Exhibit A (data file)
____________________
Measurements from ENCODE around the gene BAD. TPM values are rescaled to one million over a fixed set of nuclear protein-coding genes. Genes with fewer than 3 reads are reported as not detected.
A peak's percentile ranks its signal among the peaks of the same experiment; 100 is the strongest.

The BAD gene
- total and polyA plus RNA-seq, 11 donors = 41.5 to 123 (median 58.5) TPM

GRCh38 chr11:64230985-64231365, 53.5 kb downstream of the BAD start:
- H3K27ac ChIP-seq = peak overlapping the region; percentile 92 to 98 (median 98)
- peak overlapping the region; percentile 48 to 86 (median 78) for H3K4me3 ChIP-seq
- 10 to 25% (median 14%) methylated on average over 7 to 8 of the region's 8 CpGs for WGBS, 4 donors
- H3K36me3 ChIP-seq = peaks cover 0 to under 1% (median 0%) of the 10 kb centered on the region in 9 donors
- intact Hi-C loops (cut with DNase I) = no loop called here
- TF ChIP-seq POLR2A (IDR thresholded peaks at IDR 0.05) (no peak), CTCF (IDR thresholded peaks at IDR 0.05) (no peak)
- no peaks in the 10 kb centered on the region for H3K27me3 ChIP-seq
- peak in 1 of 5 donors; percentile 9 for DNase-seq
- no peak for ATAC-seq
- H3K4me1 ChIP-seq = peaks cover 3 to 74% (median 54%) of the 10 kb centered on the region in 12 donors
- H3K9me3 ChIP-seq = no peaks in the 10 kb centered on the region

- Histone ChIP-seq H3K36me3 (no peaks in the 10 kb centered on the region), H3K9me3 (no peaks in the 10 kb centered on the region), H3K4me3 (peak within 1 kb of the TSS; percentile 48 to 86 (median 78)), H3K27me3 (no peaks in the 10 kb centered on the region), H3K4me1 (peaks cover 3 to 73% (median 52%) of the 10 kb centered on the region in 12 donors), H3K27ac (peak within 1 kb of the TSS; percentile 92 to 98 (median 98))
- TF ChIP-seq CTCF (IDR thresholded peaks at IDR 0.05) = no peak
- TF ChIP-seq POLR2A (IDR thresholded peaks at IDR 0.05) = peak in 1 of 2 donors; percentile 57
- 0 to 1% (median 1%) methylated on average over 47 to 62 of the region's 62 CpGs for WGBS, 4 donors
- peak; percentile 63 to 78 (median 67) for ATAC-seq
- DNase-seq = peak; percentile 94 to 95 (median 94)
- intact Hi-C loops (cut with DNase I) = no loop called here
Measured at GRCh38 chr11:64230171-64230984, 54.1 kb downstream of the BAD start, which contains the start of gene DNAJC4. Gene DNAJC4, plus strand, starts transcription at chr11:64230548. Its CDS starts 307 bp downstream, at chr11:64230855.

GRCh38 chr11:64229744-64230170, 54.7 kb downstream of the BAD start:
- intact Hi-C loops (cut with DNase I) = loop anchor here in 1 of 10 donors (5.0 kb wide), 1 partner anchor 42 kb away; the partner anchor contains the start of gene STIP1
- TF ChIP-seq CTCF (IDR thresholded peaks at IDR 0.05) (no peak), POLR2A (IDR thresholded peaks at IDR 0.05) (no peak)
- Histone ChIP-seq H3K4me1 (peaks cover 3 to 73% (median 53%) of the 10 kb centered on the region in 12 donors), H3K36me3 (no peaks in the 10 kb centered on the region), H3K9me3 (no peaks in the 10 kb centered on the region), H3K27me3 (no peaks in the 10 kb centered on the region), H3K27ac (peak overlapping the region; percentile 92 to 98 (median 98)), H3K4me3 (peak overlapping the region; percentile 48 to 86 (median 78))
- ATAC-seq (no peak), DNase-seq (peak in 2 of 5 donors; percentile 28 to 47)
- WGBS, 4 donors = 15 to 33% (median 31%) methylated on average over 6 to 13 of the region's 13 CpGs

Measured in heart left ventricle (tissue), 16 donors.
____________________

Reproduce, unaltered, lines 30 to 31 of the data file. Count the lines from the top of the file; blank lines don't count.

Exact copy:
- WGBS, 4 donors = 15 to 33% (median 31%) methylated on average over 6 to 13 of the region's 13 CpGs

Measured in heart left ventricle (tissue), 16 donors.